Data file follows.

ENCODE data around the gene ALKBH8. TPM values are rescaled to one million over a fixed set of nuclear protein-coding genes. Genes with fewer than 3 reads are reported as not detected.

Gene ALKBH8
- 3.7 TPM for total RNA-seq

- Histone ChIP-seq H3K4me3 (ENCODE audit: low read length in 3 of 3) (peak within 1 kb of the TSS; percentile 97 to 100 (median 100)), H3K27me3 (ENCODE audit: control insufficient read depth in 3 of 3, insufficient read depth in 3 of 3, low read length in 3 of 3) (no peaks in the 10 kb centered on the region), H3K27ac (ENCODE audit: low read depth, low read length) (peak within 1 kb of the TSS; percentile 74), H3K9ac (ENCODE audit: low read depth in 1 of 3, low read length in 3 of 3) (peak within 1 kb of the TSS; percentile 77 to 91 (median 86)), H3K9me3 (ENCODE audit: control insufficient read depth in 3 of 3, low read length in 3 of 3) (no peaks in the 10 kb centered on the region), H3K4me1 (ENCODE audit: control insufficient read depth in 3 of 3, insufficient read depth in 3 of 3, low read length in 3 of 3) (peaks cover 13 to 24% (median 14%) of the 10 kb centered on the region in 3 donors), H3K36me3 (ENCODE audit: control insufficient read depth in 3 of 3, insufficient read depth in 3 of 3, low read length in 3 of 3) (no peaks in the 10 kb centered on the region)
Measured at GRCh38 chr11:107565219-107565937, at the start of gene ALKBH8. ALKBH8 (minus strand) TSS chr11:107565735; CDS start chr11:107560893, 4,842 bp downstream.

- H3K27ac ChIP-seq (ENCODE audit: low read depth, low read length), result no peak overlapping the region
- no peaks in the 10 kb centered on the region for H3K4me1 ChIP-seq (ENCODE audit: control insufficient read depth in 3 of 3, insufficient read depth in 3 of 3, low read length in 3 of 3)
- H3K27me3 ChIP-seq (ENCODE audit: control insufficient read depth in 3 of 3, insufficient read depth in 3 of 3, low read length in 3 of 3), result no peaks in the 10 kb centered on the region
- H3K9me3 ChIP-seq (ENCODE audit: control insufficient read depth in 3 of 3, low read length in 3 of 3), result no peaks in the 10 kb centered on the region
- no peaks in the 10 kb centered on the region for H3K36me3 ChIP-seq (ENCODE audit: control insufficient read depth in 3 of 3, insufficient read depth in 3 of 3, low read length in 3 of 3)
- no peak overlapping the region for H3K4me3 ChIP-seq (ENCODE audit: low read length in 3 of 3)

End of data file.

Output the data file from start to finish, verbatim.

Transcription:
ENCODE data around the gene ALKBH8. TPM values are rescaled to one million over a fixed set of nuclear protein-coding genes. Genes with fewer than 3 reads are reported as not detected.

Gene ALKBH8
- 3.7 TPM for total RNA-seq

- Histone ChIP-seq H3K4me3 (ENCODE audit: low read length in 3 of 3) (peak within 1 kb of the TSS; percentile 97 to 100 (median 100)), H3K27me3 (ENCODE audit: control insufficient read depth in 3 of 3, insufficient read depth in 3 of 3, low read length in 3 of 3) (no peaks in the 10 kb centered on the region), H3K27ac (ENCODE audit: low read depth, low read length) (peak within 1 kb of the TSS; percentile 74), H3K9ac (ENCODE audit: low read depth in 1 of 3, low read length in 3 of 3) (peak within 1 kb of the TSS; percentile 77 to 91 (median 86)), H3K9me3 (ENCODE audit: control insufficient read depth in 3 of 3, low read length in 3 of 3) (no peaks in the 10 kb centered on the region), H3K4me1 (ENCODE audit: control insufficient read depth in 3 of 3, insufficient read depth in 3 of 3, low read length in 3 of 3) (peaks cover 13 to 24% (median 14%) of the 10 kb centered on the region in 3 donors), H3K36me3 (ENCODE audit: control insufficient read depth in 3 of 3, insufficient read depth in 3 of 3, low read length in 3 of 3) (no peaks in the 10 kb centered on the region)
Measured at GRCh38 chr11:107565219-107565937, at the start of gene ALKBH8. ALKBH8 (minus strand) TSS chr11:107565735; CDS start chr11:107560893, 4,842 bp downstream.

- H3K27ac ChIP-seq (ENCODE audit: low read depth, low read length), result no peak overlapping the region
- no peaks in the 10 kb centered on the region for H3K4me1 ChIP-seq (ENCODE audit: control insufficient read depth in 3 of 3, insufficient read depth in 3 of 3, low read length in 3 of 3)
- H3K27me3 ChIP-seq (ENCODE audit: control insufficient read depth in 3 of 3, insufficient read depth in 3 of 3, low read length in 3 of 3), result no peaks in the 10 kb centered on the region
- H3K9me3 ChIP-seq (ENCODE audit: control insufficient read depth in 3 of 3, low read length in 3 of 3), result no peaks in the 10 kb centered on the region
- no peaks in the 10 kb centered on the region for H3K36me3 ChIP-seq (ENCODE audit: control insufficient read depth in 3 of 3, insufficient read depth in 3 of 3, low read length in 3 of 3)
- no peak overlapping the region for H3K4me3 ChIP-seq (ENCODE audit: low read length in 3 of 3)